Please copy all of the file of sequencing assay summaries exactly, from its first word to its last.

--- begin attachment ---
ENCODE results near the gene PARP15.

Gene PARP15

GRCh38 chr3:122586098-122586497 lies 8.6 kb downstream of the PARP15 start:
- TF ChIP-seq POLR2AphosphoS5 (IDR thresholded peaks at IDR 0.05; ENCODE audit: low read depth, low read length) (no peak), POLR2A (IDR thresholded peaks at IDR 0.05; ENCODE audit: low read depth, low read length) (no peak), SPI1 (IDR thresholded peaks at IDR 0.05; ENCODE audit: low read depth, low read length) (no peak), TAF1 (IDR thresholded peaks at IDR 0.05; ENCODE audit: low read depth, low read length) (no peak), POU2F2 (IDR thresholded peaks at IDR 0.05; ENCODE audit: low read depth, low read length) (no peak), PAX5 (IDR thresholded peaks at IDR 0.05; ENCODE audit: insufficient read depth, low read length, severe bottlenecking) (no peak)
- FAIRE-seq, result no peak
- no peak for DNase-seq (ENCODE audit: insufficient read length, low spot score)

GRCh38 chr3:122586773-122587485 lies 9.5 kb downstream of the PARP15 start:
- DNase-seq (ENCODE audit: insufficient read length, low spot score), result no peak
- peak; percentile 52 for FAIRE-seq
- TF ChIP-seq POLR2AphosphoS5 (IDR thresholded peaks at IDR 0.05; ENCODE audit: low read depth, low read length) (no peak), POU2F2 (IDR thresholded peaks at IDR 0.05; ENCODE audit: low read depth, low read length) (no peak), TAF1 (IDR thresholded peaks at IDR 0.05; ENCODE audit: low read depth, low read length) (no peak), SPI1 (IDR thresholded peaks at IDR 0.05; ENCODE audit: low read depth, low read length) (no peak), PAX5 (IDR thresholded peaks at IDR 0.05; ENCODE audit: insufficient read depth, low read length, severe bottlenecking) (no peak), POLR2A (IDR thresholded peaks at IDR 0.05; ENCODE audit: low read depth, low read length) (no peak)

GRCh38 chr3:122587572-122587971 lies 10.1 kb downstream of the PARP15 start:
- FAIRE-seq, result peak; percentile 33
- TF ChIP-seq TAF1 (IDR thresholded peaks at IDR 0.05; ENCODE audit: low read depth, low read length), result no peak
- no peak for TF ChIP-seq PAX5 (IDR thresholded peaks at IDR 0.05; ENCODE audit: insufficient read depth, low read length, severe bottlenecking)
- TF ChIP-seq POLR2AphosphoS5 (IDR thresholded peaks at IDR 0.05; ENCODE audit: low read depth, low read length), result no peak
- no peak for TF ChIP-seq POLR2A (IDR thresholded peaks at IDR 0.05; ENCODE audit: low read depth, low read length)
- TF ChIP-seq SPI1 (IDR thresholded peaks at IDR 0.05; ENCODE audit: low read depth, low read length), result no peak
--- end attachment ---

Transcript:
ENCODE results near the gene PARP15.

Gene PARP15

GRCh38 chr3:122586098-122586497 lies 8.6 kb downstream of the PARP15 start:
- TF ChIP-seq POLR2AphosphoS5 (IDR thresholded peaks at IDR 0.05; ENCODE audit: low read depth, low read length) (no peak), POLR2A (IDR thresholded peaks at IDR 0.05; ENCODE audit: low read depth, low read length) (no peak), SPI1 (IDR thresholded peaks at IDR 0.05; ENCODE audit: low read depth, low read length) (no peak), TAF1 (IDR thresholded peaks at IDR 0.05; ENCODE audit: low read depth, low read length) (no peak), POU2F2 (IDR thresholded peaks at IDR 0.05; ENCODE audit: low read depth, low read length) (no peak), PAX5 (IDR thresholded peaks at IDR 0.05; ENCODE audit: insufficient read depth, low read length, severe bottlenecking) (no peak)
- FAIRE-seq, result no peak
- no peak for DNase-seq (ENCODE audit: insufficient read length, low spot score)

GRCh38 chr3:122586773-122587485 lies 9.5 kb downstream of the PARP15 start:
- DNase-seq (ENCODE audit: insufficient read length, low spot score), result no peak
- peak; percentile 52 for FAIRE-seq
- TF ChIP-seq POLR2AphosphoS5 (IDR thresholded peaks at IDR 0.05; ENCODE audit: low read depth, low read length) (no peak), POU2F2 (IDR thresholded peaks at IDR 0.05; ENCODE audit: low read depth, low read length) (no peak), TAF1 (IDR thresholded peaks at IDR 0.05; ENCODE audit: low read depth, low read length) (no peak), SPI1 (IDR thresholded peaks at IDR 0.05; ENCODE audit: low read depth, low read length) (no peak), PAX5 (IDR thresholded peaks at IDR 0.05; ENCODE audit: insufficient read depth, low read length, severe bottlenecking) (no peak), POLR2A (IDR thresholded peaks at IDR 0.05; ENCODE audit: low read depth, low read length) (no peak)

GRCh38 chr3:122587572-122587971 lies 10.1 kb downstream of the PARP15 start:
- FAIRE-seq, result peak; percentile 33
- TF ChIP-seq TAF1 (IDR thresholded peaks at IDR 0.05; ENCODE audit: low read depth, low read length), result no peak
- no peak for TF ChIP-seq PAX5 (IDR thresholded peaks at IDR 0.05; ENCODE audit: insufficient read depth, low read length, severe bottlenecking)
- TF ChIP-seq POLR2AphosphoS5 (IDR thresholded peaks at IDR 0.05; ENCODE audit: low read depth, low read length), result no peak
- no peak for TF ChIP-seq POLR2A (IDR thresholded peaks at IDR 0.05; ENCODE audit: low read depth, low read length)
- TF ChIP-seq SPI1 (IDR thresholded peaks at IDR 0.05; ENCODE audit: low read depth, low read length), result no peak